had undergone nearly half a dozen procedures on both knees to
try and cure her pain, but none were successful. Plaintiff
testified that although her right knee had given her pain “[her]
whole life,” the right knee was no longer giving her pain. R.
53. Plaintiff testified the pain in her right knee cleared up
“immediately” after the total knee replacement surgery done in
September 2014. R. 54. However, the December 2014 left knee
replacement surgery did not terminate the pain in her left knee.
R. 54. At the time of the testimony Plaintiff stated that only
her left knee was bothering her. R. 54.
After Plaintiff’s total left knee replacement surgery the
entire right side of her face was numb, and continued to be numb
for weeks after. R. 54. Plaintiff was also using braces and
crutches “all the time” to get around. R. 55. Plaintiff
testified that “according to Dr. Bedair, everything looks good”
since the surgery. R. 55. But, she believed that Dr. Bedair was
only referring to the knee transplant and x-rays and “[didn’t]
take into consideration the numbness . . . or the pain.” R. 55.
Plaintiff also testified that the pain caused her to stay
in bed “90 percent of the time.” R. 55. She was always icing her
knee. R. 55. When she wasn’t in bed, Plaintiff had difficulty
getting up and down stairs, but she could walk two or three
blocks on her crutches. R. 56. She could sit on her recliner
when her leg was straight and elevated. R. 56.
Plaintiff does not “dare” drive and her husband drives her
around for appointments. R. 57. Plaintiff felt she could
probably lift a gallon of milk, but that she could not kneel
down or crouch at all. R. 57.
Finally, Plaintiff testified that if she tried to get a job
she believed she would “never pass a drug test” because of her
pain medication. R. 58.
b. Testimony of Plaintiff’s Husband, Mr. Pierce
Plaintiff’s husband, Mr. Pierce, testified as follows:
Plaintiff typically would wake up, take her pills, and not wake
up again until “four, five, or six hours” later and would
“basically [be] in pain again.” R. 58-59. Mr. Pierce testified
that Plaintiff would be “in tears all the time” and that the
pain medication and frequency of medication was “kind of
concerning.” R. 58-59.
Mr. Pierce also testified that Plaintiff’s last employer
laid her off two days after she gave them notice that she would
be getting knee surgery, and that he believed “that was the
reason” they laid her off. R. 58-59. Finally, Mr. Pierce stated
that the pain medications were what he believed were stopping
Plaintiff from driving. R. 62-63.
c. Vocational Expert
The ALJ also questioned Dr. Amy Vercillo, a vocational
rehabilitation counselor and the vocational expert. R. 60-62.
The ALJ asked Dr. Vercillo to consider the hypothetical
situation of a claimant with similar age, education and work
history to that of Plaintiff with the following exertional
limitations: able to lift 20 pounds occasionally and 10 pounds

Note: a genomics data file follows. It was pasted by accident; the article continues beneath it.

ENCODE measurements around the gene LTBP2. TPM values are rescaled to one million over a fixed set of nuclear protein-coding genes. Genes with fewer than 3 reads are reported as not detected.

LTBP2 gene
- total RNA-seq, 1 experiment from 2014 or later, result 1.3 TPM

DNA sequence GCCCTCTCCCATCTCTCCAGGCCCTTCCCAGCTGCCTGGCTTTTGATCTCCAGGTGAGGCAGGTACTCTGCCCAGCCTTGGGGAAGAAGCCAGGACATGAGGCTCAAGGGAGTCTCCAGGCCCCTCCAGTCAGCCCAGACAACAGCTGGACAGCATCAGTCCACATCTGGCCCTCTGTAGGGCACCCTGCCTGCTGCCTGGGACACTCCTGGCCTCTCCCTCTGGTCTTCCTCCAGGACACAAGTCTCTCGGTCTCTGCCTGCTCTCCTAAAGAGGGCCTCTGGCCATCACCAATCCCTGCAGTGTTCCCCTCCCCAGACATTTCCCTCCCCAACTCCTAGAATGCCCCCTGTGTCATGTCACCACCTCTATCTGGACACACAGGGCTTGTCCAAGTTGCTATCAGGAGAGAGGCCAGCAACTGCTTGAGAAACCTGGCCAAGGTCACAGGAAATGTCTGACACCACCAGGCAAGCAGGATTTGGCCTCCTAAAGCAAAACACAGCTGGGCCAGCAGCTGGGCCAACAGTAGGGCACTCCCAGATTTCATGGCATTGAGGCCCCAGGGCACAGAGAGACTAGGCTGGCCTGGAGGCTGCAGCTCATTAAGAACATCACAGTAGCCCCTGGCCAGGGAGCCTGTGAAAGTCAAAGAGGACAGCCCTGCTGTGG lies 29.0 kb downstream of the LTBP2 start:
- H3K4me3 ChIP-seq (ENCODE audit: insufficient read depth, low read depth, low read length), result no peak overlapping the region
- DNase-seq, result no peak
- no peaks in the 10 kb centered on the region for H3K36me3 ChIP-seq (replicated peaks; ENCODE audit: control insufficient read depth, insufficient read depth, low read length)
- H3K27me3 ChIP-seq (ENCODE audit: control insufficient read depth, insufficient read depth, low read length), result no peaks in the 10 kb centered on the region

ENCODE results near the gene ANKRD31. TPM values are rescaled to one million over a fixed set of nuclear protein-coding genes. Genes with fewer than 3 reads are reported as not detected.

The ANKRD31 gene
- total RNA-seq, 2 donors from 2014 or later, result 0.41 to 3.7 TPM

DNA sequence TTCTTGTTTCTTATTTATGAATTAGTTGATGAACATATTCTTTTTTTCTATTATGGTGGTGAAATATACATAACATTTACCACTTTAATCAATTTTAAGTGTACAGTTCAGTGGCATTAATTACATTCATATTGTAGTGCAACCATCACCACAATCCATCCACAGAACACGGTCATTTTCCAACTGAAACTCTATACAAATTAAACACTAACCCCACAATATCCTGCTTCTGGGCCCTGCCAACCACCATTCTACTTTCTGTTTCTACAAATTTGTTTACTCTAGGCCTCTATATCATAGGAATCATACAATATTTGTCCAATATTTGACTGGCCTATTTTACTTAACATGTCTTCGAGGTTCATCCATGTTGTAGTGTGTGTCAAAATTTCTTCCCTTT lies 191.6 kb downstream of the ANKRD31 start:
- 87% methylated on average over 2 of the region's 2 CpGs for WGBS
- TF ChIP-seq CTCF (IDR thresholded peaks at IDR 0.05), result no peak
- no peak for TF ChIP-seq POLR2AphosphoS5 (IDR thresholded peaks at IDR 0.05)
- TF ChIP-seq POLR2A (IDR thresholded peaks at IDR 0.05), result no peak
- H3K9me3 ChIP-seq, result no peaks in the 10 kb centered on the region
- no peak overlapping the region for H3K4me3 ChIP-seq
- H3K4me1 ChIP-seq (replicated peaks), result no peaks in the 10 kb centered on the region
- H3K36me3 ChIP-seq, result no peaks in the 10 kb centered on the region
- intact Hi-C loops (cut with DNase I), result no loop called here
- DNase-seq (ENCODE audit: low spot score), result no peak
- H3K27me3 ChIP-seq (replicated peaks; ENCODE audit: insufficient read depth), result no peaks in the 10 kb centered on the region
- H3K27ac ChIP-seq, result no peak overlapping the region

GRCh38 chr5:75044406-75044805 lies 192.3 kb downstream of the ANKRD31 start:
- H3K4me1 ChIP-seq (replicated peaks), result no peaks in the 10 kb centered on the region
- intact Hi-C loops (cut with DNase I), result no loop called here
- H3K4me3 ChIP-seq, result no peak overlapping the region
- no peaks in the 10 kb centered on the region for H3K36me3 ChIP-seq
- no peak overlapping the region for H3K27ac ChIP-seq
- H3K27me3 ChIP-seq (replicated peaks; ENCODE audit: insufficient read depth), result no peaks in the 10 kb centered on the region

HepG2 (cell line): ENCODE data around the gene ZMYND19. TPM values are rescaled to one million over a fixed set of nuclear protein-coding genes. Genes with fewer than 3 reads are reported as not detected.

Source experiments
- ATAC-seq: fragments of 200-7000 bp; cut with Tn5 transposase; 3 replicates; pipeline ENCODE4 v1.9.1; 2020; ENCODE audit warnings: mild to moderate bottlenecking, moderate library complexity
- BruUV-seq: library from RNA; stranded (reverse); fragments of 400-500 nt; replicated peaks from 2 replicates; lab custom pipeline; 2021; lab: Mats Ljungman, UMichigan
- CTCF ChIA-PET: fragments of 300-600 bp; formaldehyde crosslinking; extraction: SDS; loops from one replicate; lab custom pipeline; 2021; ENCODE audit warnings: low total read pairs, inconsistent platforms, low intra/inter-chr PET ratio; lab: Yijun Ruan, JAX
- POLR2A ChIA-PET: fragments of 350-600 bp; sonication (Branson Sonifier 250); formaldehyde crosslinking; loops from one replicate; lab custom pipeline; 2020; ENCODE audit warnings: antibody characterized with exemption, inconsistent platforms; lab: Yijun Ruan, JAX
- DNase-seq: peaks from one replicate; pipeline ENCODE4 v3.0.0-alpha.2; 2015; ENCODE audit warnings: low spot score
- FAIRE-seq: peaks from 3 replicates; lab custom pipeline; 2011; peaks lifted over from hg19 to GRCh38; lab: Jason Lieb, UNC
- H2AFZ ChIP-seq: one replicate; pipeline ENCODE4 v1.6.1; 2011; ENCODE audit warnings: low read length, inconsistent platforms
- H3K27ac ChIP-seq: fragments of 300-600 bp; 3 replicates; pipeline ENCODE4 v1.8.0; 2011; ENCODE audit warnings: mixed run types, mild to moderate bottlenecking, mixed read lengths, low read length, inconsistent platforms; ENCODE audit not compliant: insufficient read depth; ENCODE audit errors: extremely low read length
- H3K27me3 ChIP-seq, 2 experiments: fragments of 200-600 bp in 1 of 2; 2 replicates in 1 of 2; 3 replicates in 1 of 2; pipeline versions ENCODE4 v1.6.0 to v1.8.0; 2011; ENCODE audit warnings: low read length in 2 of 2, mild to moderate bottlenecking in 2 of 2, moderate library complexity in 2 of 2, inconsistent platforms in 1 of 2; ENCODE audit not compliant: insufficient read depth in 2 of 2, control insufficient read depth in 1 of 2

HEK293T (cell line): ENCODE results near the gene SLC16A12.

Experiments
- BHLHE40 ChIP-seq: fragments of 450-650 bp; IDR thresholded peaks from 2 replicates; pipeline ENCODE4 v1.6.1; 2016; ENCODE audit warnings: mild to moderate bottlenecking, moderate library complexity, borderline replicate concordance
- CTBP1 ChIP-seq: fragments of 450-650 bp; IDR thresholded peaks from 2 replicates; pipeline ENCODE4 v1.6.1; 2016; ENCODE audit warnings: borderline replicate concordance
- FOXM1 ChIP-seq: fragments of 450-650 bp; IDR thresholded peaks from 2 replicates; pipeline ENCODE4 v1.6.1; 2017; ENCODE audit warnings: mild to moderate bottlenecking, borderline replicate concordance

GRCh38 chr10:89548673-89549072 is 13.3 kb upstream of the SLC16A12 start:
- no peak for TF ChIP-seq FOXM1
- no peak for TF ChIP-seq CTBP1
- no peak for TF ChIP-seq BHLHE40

frequently, stand or walk at least two hours a day; can
occasionally balance; can never climb, stoop, kneel, crouch or
crawl or climb a ladder; has to occasionally be able to elevate
her left lower extremity during the workday at a height of 45
degrees and can occasionally push or pull with her lower
extremity; and must avoid concentrated exposure to vibrations
and hazards. R. 61. Dr. Vercillo was asked by the ALJ whether a
hypothetical claimant such as the one above could perform
Plaintiff’s past relevant work. R. 61. Dr. Vercillo testified
that such a claimant would be able to perform the past relevant
work. R. 61.
The ALJ then asked Dr. Vercillo to consider the same
hypothetical claimant except to further assume that the
individual would be off task 20 percent of the time because of
the pain. R. 61-62. Dr. Vercillo testified that such an
individual “would not be able to sustain this or any competitive
work on a sustained basis because that would be a substantial
amount of time off task and would not allow for even unskilled
work.” R. 62.
Decision of the ALJ
At step one, the ALJ found that Plaintiff had not engaged
in substantial gainful activity since her alleged disability
onset date of June 5, 2013. R. 16. At step two, the ALJ found
that Plaintiff’s knee disorder was a severe impairment and
caused significant limitation in her ability to perform basic
work activities. R. 16. At step three, he found that Plaintiff’s
impairment or combination of impairments did not meet or was the
medical equivalent of the listed impairments in the regulations.
R. 16. At step four, he found that Plaintiff had the residual
functional capacity to perform sedentary work except that:
[she is] never able to climb, balance, stoop, kneel,
crouch, or crawl, is limited in ability to reach in
all directions including overhead, must avoid all
exposure to vibration and hazards, moderate exposure
to extreme cold and heat and concentrated exposure to
wetness, humidity, noise and fumes, odors, dusts,
gases and poor ventilation.
R. 17. With respect to Plaintiff’s pain medication, the ALJ
found that her side effects improved with adjustments to her
regimen and Plaintiff reported improved mental clarity. R. 19.
As a result, the ALJ concluded that Plaintiff’s statements
regarding the intensity, persistence, and limiting effects of
her overall symptoms were “not fully credible.” R. 19. Based on
the RFC finding, he found that Plaintiff was able to perform her
past relevant work as an underwriting assistant. R. 20. Thus,
the ALJ found that Plaintiff was not disabled under the Social
Plaintiff filed for disability insurance benefits on May
12, 2014 alleging disability commencing June 5, 2013. R. 14,
132–35. The application was denied at the initial level and upon
reconsideration. R. 82-88. Plaintiff requested a hearing which